Date of Award
EdD Education Leadership, Management and Policy
Education Leadership, Management and Policy
Daniel Gutmore, Ph.D.
David Reid, Ph.D.
Norma Fernandez, Ed.D.
Full-Service Community School Model, School Community, Parental Involvement, School Outcomes, School Climate, School Resources, Academics, Community Engagement, Urban Education
Many school districts, particularly in inner-city communities, face numerous barriers to students’ academic success. Unfortunately, the school paradigm is not constructed to address the glaring social/emotional conditions affecting millions of children (Anderson-Butcher et al., 2017). As a result, educators and social reformers have urged school leaders to expand the public school mission by emphasizing community agencies to bridge the socio-economical gaps plaguing urban districts (Dryfoos, 1994; Dryfoos, 1998). The Full-Service Community School (FSCS) model involves collaboration with community organizations by making the school a hub for the community beyond typical academic services (Blank et al., 2003; Dryfoos, 1994; Dryfoos, 1998). Despite the promising research on the FSCS model, little analysis has been done to understand parents’ and staff’s perceptions of the model. This study investigates teacher and parent perceptions of the Full-Service Community School model and its impact on overall school communities. This narrative research design used semi-constructed interviews to capture stakeholders’ experiences regarding how they perceive the model to impact school communities. The study found that parents and teachers perceive the FSCS model to positively impact the school community, especially in school climate, school resources, academics, and community engagement. These findings substantiated the prior research on the Full-service community school model and its impact on school outcomes.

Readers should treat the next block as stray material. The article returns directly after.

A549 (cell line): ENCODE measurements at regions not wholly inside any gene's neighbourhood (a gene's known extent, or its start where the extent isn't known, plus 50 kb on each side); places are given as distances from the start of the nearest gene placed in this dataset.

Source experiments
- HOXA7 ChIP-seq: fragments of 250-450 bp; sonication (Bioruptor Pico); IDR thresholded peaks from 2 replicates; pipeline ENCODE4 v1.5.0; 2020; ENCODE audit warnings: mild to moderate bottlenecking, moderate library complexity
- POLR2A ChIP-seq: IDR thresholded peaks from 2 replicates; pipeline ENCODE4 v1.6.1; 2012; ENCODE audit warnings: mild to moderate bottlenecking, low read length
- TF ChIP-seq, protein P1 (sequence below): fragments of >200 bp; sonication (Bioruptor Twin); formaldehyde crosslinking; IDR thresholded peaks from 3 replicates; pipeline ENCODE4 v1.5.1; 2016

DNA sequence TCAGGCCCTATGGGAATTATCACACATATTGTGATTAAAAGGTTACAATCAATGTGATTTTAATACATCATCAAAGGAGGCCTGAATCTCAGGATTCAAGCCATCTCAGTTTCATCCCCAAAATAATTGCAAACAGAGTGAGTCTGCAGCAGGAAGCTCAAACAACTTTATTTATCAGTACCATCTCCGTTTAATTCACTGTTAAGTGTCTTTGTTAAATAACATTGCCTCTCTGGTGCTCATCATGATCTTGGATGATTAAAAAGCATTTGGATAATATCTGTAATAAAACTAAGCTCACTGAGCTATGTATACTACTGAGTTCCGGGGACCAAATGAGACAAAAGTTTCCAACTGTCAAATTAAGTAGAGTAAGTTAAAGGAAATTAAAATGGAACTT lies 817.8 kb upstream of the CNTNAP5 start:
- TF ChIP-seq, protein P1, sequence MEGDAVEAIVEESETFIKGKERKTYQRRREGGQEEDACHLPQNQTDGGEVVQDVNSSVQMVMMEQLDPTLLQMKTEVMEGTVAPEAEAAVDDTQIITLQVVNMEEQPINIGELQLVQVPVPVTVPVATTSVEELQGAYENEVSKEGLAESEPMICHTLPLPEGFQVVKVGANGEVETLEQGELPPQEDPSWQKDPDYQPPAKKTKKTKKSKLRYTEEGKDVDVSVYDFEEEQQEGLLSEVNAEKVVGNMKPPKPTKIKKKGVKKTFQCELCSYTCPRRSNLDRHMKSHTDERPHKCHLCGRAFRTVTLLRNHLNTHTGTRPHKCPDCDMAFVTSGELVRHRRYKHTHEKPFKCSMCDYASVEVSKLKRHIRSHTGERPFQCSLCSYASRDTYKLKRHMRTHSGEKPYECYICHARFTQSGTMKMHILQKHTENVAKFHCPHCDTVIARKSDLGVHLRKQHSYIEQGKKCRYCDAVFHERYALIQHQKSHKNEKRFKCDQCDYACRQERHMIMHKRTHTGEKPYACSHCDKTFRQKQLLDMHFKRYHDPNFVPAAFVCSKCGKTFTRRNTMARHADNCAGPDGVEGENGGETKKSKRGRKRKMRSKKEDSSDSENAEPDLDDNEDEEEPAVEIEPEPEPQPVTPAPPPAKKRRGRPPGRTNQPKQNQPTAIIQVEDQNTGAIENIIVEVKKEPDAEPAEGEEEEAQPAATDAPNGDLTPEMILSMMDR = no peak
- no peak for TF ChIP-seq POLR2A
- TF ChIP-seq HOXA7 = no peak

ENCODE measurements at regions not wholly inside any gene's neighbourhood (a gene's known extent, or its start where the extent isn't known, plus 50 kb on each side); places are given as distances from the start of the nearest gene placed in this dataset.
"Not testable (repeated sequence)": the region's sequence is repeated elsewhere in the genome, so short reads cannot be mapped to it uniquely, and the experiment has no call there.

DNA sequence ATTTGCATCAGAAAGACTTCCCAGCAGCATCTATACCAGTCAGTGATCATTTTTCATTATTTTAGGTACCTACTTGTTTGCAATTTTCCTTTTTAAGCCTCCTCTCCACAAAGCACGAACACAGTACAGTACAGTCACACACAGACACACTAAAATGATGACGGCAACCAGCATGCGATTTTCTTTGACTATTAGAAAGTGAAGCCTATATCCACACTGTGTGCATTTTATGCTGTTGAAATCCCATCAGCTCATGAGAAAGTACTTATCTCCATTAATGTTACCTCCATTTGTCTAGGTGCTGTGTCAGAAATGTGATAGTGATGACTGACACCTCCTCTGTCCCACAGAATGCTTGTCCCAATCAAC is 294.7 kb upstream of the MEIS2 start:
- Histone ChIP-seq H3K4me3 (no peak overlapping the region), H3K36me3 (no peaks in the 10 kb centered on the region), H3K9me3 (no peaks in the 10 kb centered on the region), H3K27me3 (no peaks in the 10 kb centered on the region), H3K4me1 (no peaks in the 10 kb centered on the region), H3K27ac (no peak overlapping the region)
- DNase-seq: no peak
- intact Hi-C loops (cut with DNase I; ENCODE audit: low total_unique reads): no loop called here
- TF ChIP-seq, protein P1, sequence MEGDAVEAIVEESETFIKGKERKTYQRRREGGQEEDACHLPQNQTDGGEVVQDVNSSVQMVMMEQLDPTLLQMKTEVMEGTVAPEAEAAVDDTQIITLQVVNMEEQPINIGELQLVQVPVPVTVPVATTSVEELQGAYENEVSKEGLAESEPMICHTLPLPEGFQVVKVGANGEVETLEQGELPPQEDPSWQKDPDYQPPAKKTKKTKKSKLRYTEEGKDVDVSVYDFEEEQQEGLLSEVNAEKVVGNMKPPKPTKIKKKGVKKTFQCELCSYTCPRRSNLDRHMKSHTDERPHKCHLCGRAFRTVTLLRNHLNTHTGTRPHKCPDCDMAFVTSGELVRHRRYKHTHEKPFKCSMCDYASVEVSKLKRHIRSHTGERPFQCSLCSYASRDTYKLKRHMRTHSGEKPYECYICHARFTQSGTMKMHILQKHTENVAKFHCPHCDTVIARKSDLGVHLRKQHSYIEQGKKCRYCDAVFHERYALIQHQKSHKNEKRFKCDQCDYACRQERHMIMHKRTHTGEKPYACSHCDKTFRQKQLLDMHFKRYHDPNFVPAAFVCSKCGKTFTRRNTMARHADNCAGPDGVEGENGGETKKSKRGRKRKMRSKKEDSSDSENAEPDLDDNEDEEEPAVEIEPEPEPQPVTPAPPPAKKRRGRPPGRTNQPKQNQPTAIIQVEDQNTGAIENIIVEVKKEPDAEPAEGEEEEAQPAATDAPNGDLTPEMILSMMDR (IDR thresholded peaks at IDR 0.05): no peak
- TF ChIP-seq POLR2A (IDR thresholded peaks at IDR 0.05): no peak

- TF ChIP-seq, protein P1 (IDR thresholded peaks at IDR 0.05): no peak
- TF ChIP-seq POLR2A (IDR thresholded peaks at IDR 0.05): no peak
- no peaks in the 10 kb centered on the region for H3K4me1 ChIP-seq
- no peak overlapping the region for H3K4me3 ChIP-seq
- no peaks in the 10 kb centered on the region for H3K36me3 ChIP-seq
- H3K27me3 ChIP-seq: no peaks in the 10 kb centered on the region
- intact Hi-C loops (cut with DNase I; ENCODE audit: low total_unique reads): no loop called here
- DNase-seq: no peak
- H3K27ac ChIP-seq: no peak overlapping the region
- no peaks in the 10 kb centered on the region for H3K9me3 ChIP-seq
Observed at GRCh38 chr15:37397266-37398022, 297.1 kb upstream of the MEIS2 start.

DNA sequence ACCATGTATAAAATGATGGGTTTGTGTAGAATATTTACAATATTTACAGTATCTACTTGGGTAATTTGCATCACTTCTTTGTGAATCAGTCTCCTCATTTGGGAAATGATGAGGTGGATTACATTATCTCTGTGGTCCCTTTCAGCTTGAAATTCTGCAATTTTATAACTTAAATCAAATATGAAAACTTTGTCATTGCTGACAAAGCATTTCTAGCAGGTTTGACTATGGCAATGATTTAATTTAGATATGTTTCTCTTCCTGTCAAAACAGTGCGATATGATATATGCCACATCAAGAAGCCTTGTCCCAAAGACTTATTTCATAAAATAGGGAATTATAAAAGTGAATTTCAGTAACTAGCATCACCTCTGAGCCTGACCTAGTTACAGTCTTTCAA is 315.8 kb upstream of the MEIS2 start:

Nyamwange, Jackson, "It Takes A Village: A Qualitative Study on Parent and Teacher Perceptions of The Full-Service Community School Model and its Influence on School Communities" (2023). Seton Hall University Dissertations and Theses (ETDs). 3051.